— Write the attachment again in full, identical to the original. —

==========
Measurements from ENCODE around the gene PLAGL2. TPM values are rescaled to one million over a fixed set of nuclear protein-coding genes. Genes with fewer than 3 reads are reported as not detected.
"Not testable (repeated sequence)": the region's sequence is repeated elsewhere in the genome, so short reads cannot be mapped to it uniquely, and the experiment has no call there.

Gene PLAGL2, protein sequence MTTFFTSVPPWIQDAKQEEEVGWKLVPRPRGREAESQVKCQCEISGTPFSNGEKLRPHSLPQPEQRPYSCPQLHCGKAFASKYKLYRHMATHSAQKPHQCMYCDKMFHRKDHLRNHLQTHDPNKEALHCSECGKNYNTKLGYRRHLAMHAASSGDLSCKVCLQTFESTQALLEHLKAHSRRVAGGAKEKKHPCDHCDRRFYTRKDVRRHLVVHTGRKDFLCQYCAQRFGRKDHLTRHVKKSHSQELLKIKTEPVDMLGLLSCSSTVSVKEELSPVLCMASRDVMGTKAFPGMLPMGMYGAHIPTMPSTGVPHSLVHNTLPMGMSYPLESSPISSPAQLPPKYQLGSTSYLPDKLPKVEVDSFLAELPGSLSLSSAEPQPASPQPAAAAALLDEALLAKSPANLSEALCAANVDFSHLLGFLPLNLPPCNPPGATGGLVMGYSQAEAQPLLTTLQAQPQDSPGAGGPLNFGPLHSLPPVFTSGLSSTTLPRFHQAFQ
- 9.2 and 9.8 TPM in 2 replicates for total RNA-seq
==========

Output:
Measurements from ENCODE around the gene PLAGL2. TPM values are rescaled to one million over a fixed set of nuclear protein-coding genes. Genes with fewer than 3 reads are reported as not detected.
"Not testable (repeated sequence)": the region's sequence is repeated elsewhere in the genome, so short reads cannot be mapped to it uniquely, and the experiment has no call there.

Gene PLAGL2, protein sequence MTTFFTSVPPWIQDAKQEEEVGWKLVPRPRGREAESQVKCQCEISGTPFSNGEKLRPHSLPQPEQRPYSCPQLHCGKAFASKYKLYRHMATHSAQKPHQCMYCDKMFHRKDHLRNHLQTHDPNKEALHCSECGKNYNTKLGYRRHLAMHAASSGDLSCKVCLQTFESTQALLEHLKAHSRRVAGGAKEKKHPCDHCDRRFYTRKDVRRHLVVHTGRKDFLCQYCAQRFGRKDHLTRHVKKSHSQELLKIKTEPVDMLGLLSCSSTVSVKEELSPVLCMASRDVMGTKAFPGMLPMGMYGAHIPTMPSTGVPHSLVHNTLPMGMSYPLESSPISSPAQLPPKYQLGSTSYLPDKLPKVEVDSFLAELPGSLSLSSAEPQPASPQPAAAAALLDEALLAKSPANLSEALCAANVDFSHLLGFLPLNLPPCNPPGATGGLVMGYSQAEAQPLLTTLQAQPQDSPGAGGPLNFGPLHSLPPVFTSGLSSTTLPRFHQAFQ
- 9.2 and 9.8 TPM in 2 replicates for total RNA-seq